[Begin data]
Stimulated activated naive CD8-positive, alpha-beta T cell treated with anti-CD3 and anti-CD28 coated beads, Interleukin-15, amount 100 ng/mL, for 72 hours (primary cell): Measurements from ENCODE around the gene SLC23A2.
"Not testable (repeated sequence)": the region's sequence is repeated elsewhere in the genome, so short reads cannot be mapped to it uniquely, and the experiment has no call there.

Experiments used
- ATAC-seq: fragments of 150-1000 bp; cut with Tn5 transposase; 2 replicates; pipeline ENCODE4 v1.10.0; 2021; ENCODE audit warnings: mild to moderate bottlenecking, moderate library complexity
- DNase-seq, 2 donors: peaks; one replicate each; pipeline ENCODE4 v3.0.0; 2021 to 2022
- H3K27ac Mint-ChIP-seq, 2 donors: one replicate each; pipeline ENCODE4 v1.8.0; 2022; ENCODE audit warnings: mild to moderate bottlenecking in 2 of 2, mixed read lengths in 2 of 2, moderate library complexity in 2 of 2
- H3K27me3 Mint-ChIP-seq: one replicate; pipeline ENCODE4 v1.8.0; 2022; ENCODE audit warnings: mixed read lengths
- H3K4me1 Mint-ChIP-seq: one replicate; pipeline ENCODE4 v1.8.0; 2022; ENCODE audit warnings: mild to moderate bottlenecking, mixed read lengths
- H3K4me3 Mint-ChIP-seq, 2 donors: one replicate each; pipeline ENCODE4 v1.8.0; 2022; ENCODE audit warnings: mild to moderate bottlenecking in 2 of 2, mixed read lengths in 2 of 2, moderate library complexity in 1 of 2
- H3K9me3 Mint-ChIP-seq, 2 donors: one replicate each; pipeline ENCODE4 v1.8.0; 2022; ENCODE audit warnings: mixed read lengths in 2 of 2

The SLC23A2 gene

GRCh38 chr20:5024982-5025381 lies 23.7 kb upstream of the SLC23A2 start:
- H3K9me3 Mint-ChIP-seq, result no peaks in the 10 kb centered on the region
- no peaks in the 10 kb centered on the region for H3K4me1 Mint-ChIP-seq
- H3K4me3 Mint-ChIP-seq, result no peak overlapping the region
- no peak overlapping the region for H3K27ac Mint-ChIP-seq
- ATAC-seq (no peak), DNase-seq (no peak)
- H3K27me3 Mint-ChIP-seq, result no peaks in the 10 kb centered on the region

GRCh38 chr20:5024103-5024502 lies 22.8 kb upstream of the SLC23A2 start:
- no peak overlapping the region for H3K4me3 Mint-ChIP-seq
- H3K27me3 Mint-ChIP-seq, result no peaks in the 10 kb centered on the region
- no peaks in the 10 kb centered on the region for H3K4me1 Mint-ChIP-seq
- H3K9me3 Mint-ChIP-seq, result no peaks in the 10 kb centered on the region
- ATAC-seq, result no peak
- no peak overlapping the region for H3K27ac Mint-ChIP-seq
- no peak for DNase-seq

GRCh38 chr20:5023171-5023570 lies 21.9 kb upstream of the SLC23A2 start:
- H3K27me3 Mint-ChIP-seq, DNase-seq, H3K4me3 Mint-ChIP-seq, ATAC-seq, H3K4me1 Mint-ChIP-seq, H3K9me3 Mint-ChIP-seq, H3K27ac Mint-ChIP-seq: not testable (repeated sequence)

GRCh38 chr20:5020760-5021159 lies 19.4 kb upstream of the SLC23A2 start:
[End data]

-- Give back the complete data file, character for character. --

Stimulated activated naive CD8-positive, alpha-beta T cell treated with anti-CD3 and anti-CD28 coated beads, Interleukin-15, amount 100 ng/mL, for 72 hours (primary cell): Measurements from ENCODE around the gene SLC23A2.
"Not testable (repeated sequence)": the region's sequence is repeated elsewhere in the genome, so short reads cannot be mapped to it uniquely, and the experiment has no call there.

Experiments used
- ATAC-seq: fragments of 150-1000 bp; cut with Tn5 transposase; 2 replicates; pipeline ENCODE4 v1.10.0; 2021; ENCODE audit warnings: mild to moderate bottlenecking, moderate library complexity
- DNase-seq, 2 donors: peaks; one replicate each; pipeline ENCODE4 v3.0.0; 2021 to 2022
- H3K27ac Mint-ChIP-seq, 2 donors: one replicate each; pipeline ENCODE4 v1.8.0; 2022; ENCODE audit warnings: mild to moderate bottlenecking in 2 of 2, mixed read lengths in 2 of 2, moderate library complexity in 2 of 2
- H3K27me3 Mint-ChIP-seq: one replicate; pipeline ENCODE4 v1.8.0; 2022; ENCODE audit warnings: mixed read lengths
- H3K4me1 Mint-ChIP-seq: one replicate; pipeline ENCODE4 v1.8.0; 2022; ENCODE audit warnings: mild to moderate bottlenecking, mixed read lengths
- H3K4me3 Mint-ChIP-seq, 2 donors: one replicate each; pipeline ENCODE4 v1.8.0; 2022; ENCODE audit warnings: mild to moderate bottlenecking in 2 of 2, mixed read lengths in 2 of 2, moderate library complexity in 1 of 2
- H3K9me3 Mint-ChIP-seq, 2 donors: one replicate each; pipeline ENCODE4 v1.8.0; 2022; ENCODE audit warnings: mixed read lengths in 2 of 2

The SLC23A2 gene

GRCh38 chr20:5024982-5025381 lies 23.7 kb upstream of the SLC23A2 start:
- H3K9me3 Mint-ChIP-seq, result no peaks in the 10 kb centered on the region
- no peaks in the 10 kb centered on the region for H3K4me1 Mint-ChIP-seq
- H3K4me3 Mint-ChIP-seq, result no peak overlapping the region
- no peak overlapping the region for H3K27ac Mint-ChIP-seq
- ATAC-seq (no peak), DNase-seq (no peak)
- H3K27me3 Mint-ChIP-seq, result no peaks in the 10 kb centered on the region

GRCh38 chr20:5024103-5024502 lies 22.8 kb upstream of the SLC23A2 start:
- no peak overlapping the region for H3K4me3 Mint-ChIP-seq
- H3K27me3 Mint-ChIP-seq, result no peaks in the 10 kb centered on the region
- no peaks in the 10 kb centered on the region for H3K4me1 Mint-ChIP-seq
- H3K9me3 Mint-ChIP-seq, result no peaks in the 10 kb centered on the region
- ATAC-seq, result no peak
- no peak overlapping the region for H3K27ac Mint-ChIP-seq
- no peak for DNase-seq

GRCh38 chr20:5023171-5023570 lies 21.9 kb upstream of the SLC23A2 start:
- H3K27me3 Mint-ChIP-seq, DNase-seq, H3K4me3 Mint-ChIP-seq, ATAC-seq, H3K4me1 Mint-ChIP-seq, H3K9me3 Mint-ChIP-seq, H3K27ac Mint-ChIP-seq: not testable (repeated sequence)

GRCh38 chr20:5020760-5021159 lies 19.4 kb upstream of the SLC23A2 start: